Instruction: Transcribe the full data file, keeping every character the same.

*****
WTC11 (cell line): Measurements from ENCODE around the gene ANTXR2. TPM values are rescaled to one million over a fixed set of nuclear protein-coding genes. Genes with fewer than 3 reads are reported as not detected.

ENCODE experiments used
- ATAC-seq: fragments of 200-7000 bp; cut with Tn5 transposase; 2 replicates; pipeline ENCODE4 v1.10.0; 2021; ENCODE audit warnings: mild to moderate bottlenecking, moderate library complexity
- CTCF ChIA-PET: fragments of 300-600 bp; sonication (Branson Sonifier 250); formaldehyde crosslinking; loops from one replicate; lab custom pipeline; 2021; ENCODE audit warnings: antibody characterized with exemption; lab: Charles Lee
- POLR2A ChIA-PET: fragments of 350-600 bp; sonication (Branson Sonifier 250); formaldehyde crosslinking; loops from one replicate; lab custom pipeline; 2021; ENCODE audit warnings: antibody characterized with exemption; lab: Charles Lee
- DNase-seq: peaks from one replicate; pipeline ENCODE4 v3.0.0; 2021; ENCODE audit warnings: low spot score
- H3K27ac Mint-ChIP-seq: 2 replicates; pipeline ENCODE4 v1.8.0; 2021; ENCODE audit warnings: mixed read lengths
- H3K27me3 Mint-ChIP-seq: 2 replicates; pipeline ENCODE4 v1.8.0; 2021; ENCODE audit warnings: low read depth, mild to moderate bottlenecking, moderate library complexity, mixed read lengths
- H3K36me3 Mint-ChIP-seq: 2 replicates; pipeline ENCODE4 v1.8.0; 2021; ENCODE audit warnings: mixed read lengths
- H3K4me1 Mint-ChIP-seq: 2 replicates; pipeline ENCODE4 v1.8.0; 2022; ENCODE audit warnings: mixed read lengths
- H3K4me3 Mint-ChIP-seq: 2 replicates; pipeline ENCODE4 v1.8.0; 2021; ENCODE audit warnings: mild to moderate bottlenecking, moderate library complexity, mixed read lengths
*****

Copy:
WTC11 (cell line): Measurements from ENCODE around the gene ANTXR2. TPM values are rescaled to one million over a fixed set of nuclear protein-coding genes. Genes with fewer than 3 reads are reported as not detected.

ENCODE experiments used
- ATAC-seq: fragments of 200-7000 bp; cut with Tn5 transposase; 2 replicates; pipeline ENCODE4 v1.10.0; 2021; ENCODE audit warnings: mild to moderate bottlenecking, moderate library complexity
- CTCF ChIA-PET: fragments of 300-600 bp; sonication (Branson Sonifier 250); formaldehyde crosslinking; loops from one replicate; lab custom pipeline; 2021; ENCODE audit warnings: antibody characterized with exemption; lab: Charles Lee
- POLR2A ChIA-PET: fragments of 350-600 bp; sonication (Branson Sonifier 250); formaldehyde crosslinking; loops from one replicate; lab custom pipeline; 2021; ENCODE audit warnings: antibody characterized with exemption; lab: Charles Lee
- DNase-seq: peaks from one replicate; pipeline ENCODE4 v3.0.0; 2021; ENCODE audit warnings: low spot score
- H3K27ac Mint-ChIP-seq: 2 replicates; pipeline ENCODE4 v1.8.0; 2021; ENCODE audit warnings: mixed read lengths
- H3K27me3 Mint-ChIP-seq: 2 replicates; pipeline ENCODE4 v1.8.0; 2021; ENCODE audit warnings: low read depth, mild to moderate bottlenecking, moderate library complexity, mixed read lengths
- H3K36me3 Mint-ChIP-seq: 2 replicates; pipeline ENCODE4 v1.8.0; 2021; ENCODE audit warnings: mixed read lengths
- H3K4me1 Mint-ChIP-seq: 2 replicates; pipeline ENCODE4 v1.8.0; 2022; ENCODE audit warnings: mixed read lengths
- H3K4me3 Mint-ChIP-seq: 2 replicates; pipeline ENCODE4 v1.8.0; 2021; ENCODE audit warnings: mild to moderate bottlenecking, moderate library complexity, mixed read lengths